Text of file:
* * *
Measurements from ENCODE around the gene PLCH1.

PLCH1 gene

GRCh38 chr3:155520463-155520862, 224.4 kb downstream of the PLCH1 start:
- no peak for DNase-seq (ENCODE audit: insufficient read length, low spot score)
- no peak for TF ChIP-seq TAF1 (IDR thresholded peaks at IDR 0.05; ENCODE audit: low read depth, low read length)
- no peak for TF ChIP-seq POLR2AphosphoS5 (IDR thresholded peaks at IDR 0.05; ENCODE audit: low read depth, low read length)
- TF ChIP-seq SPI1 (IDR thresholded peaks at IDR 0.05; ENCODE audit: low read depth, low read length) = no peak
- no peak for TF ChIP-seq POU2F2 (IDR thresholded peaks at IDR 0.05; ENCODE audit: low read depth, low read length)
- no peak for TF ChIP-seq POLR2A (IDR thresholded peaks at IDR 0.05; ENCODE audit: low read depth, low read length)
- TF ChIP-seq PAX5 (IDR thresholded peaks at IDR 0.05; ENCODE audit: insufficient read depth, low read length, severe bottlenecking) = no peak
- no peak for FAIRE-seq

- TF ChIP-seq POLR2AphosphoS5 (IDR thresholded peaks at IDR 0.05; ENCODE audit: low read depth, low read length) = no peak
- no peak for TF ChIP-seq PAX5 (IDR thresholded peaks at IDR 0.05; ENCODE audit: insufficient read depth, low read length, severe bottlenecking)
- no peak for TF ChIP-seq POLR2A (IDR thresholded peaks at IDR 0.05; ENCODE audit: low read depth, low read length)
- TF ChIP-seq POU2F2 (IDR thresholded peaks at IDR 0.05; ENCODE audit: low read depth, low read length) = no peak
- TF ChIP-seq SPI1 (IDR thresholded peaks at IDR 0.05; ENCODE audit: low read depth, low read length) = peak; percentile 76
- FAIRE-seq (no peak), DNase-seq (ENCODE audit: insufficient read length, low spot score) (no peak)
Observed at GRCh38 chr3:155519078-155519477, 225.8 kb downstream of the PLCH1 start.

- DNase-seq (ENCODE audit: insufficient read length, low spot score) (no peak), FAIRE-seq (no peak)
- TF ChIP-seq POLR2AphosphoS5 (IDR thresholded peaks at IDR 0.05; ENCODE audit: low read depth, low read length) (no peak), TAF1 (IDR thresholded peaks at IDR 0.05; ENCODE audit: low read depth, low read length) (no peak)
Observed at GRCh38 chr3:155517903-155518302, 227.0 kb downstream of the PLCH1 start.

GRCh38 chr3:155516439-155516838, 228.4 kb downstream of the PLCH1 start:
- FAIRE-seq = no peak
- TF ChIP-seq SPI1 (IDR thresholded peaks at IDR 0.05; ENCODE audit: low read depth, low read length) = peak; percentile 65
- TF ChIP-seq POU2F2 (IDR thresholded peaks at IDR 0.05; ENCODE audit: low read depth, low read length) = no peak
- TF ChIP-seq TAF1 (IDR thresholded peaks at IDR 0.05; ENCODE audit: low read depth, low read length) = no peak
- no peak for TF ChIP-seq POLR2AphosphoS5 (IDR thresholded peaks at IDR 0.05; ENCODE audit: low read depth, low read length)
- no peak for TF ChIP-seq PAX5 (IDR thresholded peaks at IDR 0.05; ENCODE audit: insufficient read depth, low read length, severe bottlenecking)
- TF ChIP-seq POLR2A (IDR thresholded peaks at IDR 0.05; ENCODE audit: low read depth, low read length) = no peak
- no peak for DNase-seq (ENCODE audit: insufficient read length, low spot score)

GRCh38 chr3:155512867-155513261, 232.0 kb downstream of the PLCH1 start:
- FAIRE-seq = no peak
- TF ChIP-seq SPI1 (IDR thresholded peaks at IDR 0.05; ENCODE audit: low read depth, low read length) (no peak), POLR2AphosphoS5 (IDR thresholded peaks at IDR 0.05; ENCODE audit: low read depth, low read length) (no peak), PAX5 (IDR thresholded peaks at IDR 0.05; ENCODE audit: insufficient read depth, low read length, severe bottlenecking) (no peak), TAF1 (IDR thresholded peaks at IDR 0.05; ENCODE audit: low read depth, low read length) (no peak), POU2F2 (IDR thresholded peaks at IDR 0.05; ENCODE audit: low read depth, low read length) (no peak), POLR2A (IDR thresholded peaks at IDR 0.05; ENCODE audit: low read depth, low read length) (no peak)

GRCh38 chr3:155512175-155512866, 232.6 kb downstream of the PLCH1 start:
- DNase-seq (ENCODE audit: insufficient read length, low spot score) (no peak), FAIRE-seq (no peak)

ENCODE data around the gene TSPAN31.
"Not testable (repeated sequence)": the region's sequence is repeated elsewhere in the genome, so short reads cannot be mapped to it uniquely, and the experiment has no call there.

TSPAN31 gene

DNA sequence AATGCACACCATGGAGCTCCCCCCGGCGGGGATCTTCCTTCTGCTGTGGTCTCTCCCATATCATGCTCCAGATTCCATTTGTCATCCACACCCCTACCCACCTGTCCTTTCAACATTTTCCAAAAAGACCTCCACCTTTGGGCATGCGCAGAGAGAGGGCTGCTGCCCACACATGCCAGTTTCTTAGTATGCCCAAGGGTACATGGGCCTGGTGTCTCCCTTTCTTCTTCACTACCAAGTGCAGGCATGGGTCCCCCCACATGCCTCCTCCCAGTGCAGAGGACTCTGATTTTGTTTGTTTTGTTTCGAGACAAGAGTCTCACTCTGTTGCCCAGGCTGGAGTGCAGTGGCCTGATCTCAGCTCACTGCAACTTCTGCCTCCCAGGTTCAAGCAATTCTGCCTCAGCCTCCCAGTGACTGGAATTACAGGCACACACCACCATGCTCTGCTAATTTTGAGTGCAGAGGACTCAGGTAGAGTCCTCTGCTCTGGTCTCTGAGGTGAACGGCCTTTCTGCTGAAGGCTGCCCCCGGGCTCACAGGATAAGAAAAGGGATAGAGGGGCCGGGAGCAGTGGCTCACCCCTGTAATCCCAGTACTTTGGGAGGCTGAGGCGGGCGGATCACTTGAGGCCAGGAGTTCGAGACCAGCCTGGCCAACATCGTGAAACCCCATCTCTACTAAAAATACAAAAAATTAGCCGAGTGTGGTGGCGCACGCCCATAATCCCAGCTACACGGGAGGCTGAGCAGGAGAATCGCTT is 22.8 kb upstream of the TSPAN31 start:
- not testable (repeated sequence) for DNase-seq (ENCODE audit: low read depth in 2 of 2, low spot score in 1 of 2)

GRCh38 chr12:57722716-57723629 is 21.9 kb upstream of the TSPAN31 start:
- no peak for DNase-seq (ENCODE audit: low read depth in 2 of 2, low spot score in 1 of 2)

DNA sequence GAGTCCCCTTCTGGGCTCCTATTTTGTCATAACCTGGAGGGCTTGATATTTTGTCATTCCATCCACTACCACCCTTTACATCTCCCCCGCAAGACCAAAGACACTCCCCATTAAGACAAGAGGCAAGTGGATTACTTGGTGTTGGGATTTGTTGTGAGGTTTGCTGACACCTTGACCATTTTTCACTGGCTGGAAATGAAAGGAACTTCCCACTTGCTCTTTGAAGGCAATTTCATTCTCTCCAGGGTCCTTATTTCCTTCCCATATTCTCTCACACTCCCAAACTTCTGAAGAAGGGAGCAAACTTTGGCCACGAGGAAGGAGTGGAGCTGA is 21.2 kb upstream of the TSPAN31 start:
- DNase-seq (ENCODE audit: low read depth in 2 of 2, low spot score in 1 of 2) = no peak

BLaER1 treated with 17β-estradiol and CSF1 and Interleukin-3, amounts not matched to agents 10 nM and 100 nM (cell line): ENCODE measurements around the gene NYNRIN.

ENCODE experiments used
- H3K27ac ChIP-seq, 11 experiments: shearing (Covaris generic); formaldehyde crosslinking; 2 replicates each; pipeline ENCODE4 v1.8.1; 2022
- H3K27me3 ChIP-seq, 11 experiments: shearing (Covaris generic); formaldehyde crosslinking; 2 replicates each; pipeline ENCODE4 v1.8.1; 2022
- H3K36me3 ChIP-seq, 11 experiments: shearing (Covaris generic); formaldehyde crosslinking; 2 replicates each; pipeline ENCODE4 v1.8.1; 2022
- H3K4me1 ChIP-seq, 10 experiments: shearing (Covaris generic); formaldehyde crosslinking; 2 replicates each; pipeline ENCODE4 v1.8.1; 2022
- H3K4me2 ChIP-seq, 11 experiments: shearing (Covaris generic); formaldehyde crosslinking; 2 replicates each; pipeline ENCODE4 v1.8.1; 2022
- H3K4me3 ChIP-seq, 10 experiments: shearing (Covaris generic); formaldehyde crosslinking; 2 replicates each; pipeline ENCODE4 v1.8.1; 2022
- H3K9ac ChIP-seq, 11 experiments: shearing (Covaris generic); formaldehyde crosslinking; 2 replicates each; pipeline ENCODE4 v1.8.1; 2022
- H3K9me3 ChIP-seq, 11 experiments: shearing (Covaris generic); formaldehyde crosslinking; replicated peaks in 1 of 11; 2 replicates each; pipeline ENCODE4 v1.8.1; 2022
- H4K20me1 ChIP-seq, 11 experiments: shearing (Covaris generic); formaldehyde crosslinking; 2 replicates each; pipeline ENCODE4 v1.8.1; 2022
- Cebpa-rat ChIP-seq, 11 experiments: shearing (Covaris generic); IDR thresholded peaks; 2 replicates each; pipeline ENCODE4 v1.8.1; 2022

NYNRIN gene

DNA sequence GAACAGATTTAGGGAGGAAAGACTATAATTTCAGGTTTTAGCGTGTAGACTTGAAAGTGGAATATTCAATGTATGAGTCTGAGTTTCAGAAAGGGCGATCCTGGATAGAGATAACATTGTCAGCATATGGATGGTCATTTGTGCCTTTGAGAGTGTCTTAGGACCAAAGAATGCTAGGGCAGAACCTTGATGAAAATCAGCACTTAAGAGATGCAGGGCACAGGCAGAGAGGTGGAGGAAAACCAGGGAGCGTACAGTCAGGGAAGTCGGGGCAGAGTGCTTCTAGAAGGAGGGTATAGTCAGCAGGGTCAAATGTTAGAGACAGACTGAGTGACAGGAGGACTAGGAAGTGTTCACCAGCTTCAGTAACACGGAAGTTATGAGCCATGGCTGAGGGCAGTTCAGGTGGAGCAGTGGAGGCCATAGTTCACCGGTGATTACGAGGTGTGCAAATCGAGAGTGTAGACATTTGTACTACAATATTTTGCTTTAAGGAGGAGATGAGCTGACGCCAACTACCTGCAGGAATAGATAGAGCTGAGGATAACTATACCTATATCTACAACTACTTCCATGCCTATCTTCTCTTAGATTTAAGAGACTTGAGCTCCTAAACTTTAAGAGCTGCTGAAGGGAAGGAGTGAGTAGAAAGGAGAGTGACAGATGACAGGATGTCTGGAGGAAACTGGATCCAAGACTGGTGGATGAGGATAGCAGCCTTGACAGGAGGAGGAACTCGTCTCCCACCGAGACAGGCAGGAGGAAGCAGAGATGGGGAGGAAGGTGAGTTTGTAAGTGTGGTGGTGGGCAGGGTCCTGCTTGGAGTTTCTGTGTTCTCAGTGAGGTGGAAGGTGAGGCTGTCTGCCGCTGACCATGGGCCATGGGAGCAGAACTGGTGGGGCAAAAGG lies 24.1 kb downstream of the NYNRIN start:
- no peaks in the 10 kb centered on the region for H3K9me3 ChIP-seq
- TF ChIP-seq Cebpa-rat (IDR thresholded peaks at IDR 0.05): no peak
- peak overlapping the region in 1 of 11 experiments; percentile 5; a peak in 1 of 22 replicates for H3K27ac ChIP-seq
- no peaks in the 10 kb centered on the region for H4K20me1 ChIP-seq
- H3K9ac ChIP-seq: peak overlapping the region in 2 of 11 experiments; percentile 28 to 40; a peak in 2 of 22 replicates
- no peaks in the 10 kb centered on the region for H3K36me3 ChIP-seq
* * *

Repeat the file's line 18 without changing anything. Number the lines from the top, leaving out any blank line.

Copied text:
Observed at GRCh38 chr3:155519078-155519477, 225.8 kb downstream of the PLCH1 start.